Your daily coffee habit does not only help you concentrate on tasks at hand, it also promotes good health. And that’s not a marketing ploy, by the way. Here are five scientific studies that tell you about the amazing health benefits of coffee.
Caffeinated Coffee May Help Lower Oral Cancer Risk
The paper, “Coffee, Tea, and Fatal Oral/Pharyngeal Cancer in a Large Prospective US Cohort,” which was published in a 2012 issue of the American Journal of Epidemiology, detailed the findings of a study regarding the intake of caffeinated coffee and mortality from oral cancer.
People who drink over four cups of caffeinated coffee every day have around half the risk of dying from oral cancer compared to their counterparts who rarely or never drank coffee. The researchers said that active compounds, such as polyphenols, which are present in coffee, may help retard the development of certain cancers.
Coffee May Help Prevent Head and Neck Cancers
On top of lowering your risk for oral cancer, consuming more than four cups of caffeinated coffee per day may be protecting you from other nasty diseases—like head and neck cancers. That’s according to the report, “Coffee and Tea Intake and Risk of Head and Neck Cancer: Pooled Analysis in the International Head and Neck Cancer Epidemiology Consortium,” which appeared in a 2010 issue of the journal Cancer Epidemiology, Biomarkers & Prevention.
Coffee May Help Prevent Endometrial Cancer
The paper, “A Prospective Cohort Study of Coffee Consumption and Risk of Endometrial Cancer over a 26-Year Follow-Up,” published in a 2011 issue of the journal Cancer Epidemiology, Biomarkers & Prevention, reported that long-term consumption of coffee may protect women against endometrial cancer.
The study spanned a 26-year period, 672 patients with endometrial cancer, and 67,470 women whose coffee intake was plotted against incidences of endometrial cancer. A 25-percent reduction in endometrial cancer risk is seen among those who drank more than four cups of coffee daily, while a seven-percent risk reduction was observed among those who consumed between two and three cups of coffee per day.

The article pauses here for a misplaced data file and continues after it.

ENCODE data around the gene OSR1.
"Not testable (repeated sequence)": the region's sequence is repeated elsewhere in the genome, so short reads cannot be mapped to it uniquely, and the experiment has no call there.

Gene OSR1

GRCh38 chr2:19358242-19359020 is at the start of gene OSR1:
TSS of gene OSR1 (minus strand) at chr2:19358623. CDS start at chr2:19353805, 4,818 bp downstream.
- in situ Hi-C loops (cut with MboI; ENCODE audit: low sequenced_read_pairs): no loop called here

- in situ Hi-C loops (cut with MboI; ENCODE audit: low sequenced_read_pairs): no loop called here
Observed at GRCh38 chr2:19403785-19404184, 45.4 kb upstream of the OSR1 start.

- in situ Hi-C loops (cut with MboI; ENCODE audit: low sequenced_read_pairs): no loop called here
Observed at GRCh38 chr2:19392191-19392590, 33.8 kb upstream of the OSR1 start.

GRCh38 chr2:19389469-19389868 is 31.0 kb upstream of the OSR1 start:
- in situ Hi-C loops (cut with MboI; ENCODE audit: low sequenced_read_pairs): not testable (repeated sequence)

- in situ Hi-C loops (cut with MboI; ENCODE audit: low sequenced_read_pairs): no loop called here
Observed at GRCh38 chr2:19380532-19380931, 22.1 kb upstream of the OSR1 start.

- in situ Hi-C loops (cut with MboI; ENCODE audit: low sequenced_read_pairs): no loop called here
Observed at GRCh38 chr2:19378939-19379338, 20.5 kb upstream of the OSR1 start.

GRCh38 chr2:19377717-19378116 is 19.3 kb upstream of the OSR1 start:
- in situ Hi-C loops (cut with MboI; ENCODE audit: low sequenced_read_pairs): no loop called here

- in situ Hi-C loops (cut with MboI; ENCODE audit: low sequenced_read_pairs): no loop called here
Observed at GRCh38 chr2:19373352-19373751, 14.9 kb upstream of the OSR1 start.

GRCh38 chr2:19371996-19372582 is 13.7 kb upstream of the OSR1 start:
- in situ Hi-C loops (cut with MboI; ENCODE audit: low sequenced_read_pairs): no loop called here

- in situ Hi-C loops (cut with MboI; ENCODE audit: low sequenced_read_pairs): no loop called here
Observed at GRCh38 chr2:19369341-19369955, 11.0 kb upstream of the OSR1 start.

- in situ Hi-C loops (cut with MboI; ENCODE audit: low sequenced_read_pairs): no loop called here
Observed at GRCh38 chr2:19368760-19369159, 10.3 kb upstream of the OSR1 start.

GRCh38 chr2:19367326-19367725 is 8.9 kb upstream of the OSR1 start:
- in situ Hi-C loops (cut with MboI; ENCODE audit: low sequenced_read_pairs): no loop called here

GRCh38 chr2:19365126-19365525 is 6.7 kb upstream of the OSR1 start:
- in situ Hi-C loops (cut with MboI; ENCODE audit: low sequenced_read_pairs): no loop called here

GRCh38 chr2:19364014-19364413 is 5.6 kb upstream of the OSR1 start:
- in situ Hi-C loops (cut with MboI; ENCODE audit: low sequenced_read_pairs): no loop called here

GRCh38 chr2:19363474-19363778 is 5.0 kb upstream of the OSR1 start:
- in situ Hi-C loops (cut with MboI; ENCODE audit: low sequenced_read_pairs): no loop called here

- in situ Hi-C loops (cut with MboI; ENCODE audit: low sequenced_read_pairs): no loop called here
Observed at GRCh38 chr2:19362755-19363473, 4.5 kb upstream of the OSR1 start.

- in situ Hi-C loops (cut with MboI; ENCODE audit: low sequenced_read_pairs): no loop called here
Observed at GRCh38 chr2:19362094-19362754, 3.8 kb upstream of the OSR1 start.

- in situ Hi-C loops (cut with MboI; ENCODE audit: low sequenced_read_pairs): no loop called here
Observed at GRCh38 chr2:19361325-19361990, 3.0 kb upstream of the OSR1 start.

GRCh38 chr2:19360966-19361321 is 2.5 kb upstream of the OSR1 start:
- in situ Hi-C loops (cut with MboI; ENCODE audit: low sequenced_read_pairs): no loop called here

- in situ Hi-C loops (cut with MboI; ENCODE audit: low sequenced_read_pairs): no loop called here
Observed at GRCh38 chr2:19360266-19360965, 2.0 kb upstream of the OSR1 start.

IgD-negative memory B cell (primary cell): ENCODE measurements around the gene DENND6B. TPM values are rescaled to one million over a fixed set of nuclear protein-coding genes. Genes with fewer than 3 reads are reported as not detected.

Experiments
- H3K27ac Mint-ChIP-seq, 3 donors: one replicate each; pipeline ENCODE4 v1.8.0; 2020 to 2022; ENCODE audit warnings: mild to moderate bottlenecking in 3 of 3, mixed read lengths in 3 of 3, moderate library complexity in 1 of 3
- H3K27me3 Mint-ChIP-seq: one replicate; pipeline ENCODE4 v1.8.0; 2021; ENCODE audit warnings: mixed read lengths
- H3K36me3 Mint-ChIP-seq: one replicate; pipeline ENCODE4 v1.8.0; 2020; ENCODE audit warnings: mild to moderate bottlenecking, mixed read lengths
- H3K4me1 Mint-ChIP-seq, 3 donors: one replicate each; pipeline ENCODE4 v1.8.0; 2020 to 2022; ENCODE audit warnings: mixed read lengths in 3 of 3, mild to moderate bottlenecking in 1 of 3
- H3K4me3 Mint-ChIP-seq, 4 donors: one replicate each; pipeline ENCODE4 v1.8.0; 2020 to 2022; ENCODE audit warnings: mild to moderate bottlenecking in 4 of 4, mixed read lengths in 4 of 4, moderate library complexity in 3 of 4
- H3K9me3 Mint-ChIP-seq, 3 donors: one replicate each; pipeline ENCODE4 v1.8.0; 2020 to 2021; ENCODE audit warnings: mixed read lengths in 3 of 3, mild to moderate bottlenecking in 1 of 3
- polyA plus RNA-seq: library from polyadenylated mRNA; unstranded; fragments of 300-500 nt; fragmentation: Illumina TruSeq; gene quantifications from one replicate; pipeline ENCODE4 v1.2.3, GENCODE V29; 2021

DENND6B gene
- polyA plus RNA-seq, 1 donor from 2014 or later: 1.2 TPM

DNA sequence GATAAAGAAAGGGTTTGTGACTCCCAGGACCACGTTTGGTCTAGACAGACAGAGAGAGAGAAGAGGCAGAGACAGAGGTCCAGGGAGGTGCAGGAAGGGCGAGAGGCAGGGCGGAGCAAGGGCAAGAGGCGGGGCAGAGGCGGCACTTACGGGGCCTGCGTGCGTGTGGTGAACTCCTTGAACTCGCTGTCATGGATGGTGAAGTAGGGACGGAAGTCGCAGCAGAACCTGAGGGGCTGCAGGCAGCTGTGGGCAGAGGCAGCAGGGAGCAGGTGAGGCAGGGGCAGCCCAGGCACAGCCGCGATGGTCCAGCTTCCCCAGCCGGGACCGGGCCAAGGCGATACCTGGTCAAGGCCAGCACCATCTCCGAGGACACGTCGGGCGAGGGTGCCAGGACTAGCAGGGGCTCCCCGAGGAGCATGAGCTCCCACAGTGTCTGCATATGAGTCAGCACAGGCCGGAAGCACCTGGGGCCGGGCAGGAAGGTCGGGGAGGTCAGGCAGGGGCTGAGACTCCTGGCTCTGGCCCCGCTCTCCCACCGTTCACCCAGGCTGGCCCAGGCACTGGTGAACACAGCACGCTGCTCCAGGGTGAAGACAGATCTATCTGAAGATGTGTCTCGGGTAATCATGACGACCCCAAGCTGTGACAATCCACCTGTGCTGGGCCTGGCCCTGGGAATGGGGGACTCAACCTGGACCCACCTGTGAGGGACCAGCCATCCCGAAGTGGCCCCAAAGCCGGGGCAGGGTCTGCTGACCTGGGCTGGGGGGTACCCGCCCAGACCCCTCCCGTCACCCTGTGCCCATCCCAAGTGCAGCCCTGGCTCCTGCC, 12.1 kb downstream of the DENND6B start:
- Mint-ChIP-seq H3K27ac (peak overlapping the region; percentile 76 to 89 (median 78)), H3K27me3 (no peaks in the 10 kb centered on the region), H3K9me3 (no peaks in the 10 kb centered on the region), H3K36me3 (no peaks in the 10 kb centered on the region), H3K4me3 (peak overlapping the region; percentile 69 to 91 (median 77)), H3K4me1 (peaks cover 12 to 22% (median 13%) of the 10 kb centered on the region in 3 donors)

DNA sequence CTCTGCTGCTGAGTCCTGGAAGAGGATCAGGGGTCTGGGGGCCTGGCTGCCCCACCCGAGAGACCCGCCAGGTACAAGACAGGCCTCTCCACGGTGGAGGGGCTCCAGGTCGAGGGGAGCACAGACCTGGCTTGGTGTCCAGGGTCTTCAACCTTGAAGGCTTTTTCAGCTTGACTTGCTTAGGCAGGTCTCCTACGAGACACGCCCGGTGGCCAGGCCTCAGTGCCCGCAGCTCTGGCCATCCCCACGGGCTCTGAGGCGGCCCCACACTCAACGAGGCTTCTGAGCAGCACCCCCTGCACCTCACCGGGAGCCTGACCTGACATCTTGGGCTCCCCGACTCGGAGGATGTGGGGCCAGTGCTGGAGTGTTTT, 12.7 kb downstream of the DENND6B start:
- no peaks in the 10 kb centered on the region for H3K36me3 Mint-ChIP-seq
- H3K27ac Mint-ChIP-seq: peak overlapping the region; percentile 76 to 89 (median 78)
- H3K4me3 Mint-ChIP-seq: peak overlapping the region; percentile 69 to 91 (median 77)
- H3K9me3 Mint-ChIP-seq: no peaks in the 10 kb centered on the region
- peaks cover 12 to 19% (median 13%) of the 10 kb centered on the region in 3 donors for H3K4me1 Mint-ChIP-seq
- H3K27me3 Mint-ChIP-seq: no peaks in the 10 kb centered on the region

Coffee Can Stop Breast Cancer from Returning and Lower the Risk of Getting It
The paper, “Coffee prevents early events in tamoxifen-treated breast cancer patients and modulates hormone receptor status,” which appeared in a 2013 issue of the journal Cancer Causes & Control, showed that patients being treated with the breast cancer drug, Tamoxifen, and have been drinking two or more cups of coffee every day had lower risks for recurring breast cancer. The results were compared with other patients, who also took Tamoxifen but drank one cup or less of coffee.
The scientists involved in the study were based in Lund University. They followed the progress of more than 600 patients with breast cancer for a five-year period on average.
A separate study made by researchers from Karolinska Institutet, Sweden uncovered that when comparing age-matched women, the incidence of breast cancer among coffee drinkers are lower than those who rarely drank the beverage.
So there. Drink your coffee for pleasure—and for good health.